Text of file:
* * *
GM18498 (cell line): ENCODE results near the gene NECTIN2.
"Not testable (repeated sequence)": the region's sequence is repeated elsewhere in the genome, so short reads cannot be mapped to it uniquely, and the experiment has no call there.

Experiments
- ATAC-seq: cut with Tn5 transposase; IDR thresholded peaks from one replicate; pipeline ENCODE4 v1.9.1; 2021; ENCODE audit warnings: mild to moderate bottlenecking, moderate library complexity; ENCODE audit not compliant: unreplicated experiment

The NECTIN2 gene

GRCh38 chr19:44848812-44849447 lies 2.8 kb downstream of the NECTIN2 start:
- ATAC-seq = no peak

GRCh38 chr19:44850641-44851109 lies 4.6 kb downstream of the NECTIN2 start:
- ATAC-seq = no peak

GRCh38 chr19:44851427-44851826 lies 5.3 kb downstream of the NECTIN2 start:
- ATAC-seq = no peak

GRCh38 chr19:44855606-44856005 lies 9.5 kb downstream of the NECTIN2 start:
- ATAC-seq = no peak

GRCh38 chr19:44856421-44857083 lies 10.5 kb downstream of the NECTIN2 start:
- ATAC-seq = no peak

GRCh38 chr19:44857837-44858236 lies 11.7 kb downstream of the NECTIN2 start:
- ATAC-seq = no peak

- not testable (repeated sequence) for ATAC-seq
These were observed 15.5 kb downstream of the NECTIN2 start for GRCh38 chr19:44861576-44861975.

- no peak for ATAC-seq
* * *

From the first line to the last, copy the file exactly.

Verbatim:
GM18498 (cell line): ENCODE results near the gene NECTIN2.
"Not testable (repeated sequence)": the region's sequence is repeated elsewhere in the genome, so short reads cannot be mapped to it uniquely, and the experiment has no call there.

Experiments
- ATAC-seq: cut with Tn5 transposase; IDR thresholded peaks from one replicate; pipeline ENCODE4 v1.9.1; 2021; ENCODE audit warnings: mild to moderate bottlenecking, moderate library complexity; ENCODE audit not compliant: unreplicated experiment

The NECTIN2 gene

GRCh38 chr19:44848812-44849447 lies 2.8 kb downstream of the NECTIN2 start:
- ATAC-seq = no peak

GRCh38 chr19:44850641-44851109 lies 4.6 kb downstream of the NECTIN2 start:
- ATAC-seq = no peak

GRCh38 chr19:44851427-44851826 lies 5.3 kb downstream of the NECTIN2 start:
- ATAC-seq = no peak

GRCh38 chr19:44855606-44856005 lies 9.5 kb downstream of the NECTIN2 start:
- ATAC-seq = no peak

GRCh38 chr19:44856421-44857083 lies 10.5 kb downstream of the NECTIN2 start:
- ATAC-seq = no peak

GRCh38 chr19:44857837-44858236 lies 11.7 kb downstream of the NECTIN2 start:
- ATAC-seq = no peak

- not testable (repeated sequence) for ATAC-seq
These were observed 15.5 kb downstream of the NECTIN2 start for GRCh38 chr19:44861576-44861975.

- no peak for ATAC-seq